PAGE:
It was not until the 1970s that the Environmental Protection Agency (EPA), Occupational Safety and Health Administration (OSHA), and other US agencies began to regulate asbestos in America. In 1971, OSHA implemented some guidelines and regulations concerning asbestos exposure in the workplace. In 1972, the Association Advancing Occupational and Environmental Health (ACGIH) listed asbestos as a human carcinogen. Throughout the 1970s, the EPA introduced some new rules and regulations regarding the use of asbestos, and in the late 1977, the US Consumer Product Safety Commission (CPSC) banned asbestos use in wall-patching compounds and in artificial fireplace embers because those uses could introduce asbestos into the surrounding area. In 1979, hairdryer manufactures stopped using asbestos in their products voluntarily. But it was not until 1989 that the EPA banned all uses of asbestos, but even that, by definition, excluded preexisting uses. At the same time, the EPA established regulations requiring inspections of schools for asbestos hazards, such as damaged asbestos.
In spite of the fact that asbestos is not banned in the USA, since regulations began to be introduced in the 1970s, its use has dropped dramatically. Whereas in 1973, asbestos consumption in the US was estimated at about 803,000 metric tons, by 2015 it was only about 360 metric tons. But so much damage had already been done and so much asbestos remains, to this day, in many buildings and locations and products.
How do people get exposed to asbestos?
Asbestos exists in many places, and it was even more prevalent years ago. When asbestos was used extensively, before the health risks had been made public and regulations put in place to warn and protect people, working with asbestos products, such as cars’ brake linings, insulation, wall and ceiling tiles, and pipe insulation products, would release asbestos fibers into the air resulting in the workers inhaling and/or swallowing them. In addition, the asbestos dust and fibers could stick on the workers’ clothing, so when they went home, their families were exposed, too.
In homes as well as businesses, when ceiling, floor, or roofing tiles made with asbestos were disturbed—by drilling or being pulled down for replacement or simply through being worn down over time—asbestos fibers released into the air to be swallowed or inhaled. Asbestos can get in water when cement pipes reinforced with asbestos corrode. In the aftermath of 911, the rescue workers were surrounded by, and therefore breathing, clouds of asbestos fibers that had been released into the air.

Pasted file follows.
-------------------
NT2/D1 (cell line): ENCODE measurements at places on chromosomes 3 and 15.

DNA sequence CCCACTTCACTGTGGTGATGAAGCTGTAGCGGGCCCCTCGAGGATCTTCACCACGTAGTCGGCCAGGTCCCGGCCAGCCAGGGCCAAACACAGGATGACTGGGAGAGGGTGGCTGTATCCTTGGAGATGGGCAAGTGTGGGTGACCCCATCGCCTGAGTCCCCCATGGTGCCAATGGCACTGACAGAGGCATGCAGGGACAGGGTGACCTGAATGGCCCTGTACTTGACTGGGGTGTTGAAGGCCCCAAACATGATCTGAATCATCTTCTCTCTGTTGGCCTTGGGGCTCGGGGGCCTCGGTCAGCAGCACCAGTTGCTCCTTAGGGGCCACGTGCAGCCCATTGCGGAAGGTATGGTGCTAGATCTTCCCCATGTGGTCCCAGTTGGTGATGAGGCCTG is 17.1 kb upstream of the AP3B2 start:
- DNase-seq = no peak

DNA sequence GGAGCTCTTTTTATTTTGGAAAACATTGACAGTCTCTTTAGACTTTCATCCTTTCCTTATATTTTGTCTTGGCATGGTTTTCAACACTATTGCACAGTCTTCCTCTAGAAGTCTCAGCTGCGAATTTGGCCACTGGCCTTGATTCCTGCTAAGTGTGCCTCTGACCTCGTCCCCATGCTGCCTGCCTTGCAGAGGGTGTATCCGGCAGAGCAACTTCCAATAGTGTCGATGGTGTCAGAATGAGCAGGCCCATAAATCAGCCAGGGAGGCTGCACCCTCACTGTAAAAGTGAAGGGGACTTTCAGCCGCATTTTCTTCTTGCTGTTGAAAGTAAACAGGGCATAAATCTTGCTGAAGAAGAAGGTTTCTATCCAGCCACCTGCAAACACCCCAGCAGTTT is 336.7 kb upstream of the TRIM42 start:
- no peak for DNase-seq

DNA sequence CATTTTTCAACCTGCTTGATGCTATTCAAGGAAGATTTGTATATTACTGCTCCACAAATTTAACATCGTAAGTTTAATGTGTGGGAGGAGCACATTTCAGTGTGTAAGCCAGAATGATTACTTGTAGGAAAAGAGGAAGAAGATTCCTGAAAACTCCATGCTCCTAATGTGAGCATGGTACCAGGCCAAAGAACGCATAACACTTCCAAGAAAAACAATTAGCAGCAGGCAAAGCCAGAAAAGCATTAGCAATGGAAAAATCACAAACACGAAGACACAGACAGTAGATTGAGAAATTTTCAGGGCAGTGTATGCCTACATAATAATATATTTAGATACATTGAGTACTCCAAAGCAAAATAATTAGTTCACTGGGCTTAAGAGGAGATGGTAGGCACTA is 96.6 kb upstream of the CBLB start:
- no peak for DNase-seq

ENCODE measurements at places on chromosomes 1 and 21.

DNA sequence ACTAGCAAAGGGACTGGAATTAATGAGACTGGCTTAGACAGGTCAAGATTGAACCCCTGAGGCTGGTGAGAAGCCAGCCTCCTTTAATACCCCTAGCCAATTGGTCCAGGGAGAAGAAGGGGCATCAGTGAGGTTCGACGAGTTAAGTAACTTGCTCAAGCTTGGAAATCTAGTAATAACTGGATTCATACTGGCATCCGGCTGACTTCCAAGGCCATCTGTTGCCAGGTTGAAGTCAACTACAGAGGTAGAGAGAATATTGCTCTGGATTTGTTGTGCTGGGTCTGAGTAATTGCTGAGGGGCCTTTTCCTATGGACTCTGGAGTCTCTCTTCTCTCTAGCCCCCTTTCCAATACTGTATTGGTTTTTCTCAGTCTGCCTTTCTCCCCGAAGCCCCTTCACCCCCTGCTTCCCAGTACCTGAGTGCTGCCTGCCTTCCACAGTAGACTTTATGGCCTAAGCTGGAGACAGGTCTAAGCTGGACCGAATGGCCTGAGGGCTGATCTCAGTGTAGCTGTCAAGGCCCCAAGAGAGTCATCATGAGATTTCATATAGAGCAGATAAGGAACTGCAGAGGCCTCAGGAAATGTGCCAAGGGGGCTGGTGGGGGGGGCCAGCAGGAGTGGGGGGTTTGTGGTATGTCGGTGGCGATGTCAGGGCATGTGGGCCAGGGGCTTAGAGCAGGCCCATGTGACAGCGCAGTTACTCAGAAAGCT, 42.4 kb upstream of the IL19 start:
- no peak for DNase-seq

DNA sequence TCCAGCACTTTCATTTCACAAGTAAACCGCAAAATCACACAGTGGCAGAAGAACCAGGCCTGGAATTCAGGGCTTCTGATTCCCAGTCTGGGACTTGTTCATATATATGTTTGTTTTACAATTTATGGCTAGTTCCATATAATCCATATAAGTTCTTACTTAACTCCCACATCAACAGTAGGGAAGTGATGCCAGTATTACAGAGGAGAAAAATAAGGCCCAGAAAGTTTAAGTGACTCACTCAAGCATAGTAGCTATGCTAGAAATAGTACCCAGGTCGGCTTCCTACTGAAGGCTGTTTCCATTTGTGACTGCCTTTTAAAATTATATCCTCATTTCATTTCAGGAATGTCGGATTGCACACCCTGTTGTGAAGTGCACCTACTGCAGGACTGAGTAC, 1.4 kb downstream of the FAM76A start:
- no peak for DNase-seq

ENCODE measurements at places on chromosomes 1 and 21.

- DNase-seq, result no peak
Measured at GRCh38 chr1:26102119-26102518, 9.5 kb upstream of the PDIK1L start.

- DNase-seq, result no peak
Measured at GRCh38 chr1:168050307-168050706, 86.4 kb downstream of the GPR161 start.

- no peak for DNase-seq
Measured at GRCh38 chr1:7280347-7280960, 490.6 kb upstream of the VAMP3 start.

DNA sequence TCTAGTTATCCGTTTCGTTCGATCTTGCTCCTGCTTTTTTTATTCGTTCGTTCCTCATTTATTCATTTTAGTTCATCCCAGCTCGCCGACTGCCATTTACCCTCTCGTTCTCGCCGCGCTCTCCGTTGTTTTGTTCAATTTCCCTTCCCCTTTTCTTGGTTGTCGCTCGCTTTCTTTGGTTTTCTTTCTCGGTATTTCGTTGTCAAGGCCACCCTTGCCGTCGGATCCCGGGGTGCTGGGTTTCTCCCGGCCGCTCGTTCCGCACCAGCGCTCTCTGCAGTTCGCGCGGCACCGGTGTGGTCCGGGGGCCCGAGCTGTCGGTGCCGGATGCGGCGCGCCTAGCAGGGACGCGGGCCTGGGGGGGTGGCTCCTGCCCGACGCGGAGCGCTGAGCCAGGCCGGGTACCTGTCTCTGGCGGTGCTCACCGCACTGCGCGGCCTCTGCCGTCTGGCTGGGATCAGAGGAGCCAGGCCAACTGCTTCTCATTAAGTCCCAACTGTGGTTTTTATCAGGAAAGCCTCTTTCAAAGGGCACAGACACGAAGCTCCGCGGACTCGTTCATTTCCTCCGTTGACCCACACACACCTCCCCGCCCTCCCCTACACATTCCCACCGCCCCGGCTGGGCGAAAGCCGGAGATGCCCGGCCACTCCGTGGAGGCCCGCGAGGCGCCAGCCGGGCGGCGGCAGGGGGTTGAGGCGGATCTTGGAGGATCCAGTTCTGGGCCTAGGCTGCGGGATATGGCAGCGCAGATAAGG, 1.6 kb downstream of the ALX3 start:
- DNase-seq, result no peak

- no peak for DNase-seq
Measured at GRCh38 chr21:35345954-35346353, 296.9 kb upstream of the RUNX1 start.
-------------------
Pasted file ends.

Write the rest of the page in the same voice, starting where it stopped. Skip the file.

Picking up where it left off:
Even today, with asbestos regulated and health risks known, exposure is not uncommon. According to the Agency for Toxic Substances & Disease Registry, the most common occupational exposures in the US today happen during repair, renovation, removal, or maintenance of older asbestos-containing products such as drywall, tiles, ceilings, etc. The most at-risk trades are construction, plumbers, electricians, and shipbuilders. Veterans are also on a short-list of occupations that experienced increased exposure due to asbestos use in ships, among other factors. In addition, homes that contain insulation made before 1990 or building materials produced before 1975 before asbestos was banned for fireproofing may contain asbestos-containing products that are eroding, and therefore leaching asbestos fibers into the air to be breathed and swallowed. And, of course, any disturbance of these products—for renovating, or removal, or replacement, or repair–will certainly release those same fibers. That is why you may have seen a tent around a building being renovated or repaired and the workers renovating it wearing special clothing and masks—they would be following OSHA regulations to protect themselves and the environment from the asbestos fibers being released as a result of their work.
Contact us for a free consultation
We would be honored to try to help you at this most difficult time. A consultation with one of our experienced attorneys is free. And we are known for our compassionate personalized service. If we determine that you have a case, we will work with you tirelessly to track down and hold accountable those responsible for the exposure that precipitated your developing asbestos lung cancer. Smoking or a history of smoking does not matter. Remember, it is exposure to asbestos, regardless of smoking habits or history, that causes asbestos lung cancer.
You can call us at the number provided or fill out the form on this page. Someone will contact you shortly to discuss your history, your illness, and ways in which we may be able to help you. The consultation is free, and our services, should you decide to move forward, are also free. We only receive compensation if you win your case.
We look forward to hearing from you. We are confident that you, like others before you, will be glad you called and will find our lawyers to be exactly the kinds of compassionate, competent partners you need during this difficult and painful time.